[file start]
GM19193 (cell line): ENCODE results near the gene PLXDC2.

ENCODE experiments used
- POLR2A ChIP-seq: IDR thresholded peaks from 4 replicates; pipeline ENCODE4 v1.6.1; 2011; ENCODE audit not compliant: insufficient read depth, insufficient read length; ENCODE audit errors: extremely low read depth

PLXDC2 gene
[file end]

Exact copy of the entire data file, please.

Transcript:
GM19193 (cell line): ENCODE results near the gene PLXDC2.

ENCODE experiments used
- POLR2A ChIP-seq: IDR thresholded peaks from 4 replicates; pipeline ENCODE4 v1.6.1; 2011; ENCODE audit not compliant: insufficient read depth, insufficient read length; ENCODE audit errors: extremely low read depth

PLXDC2 gene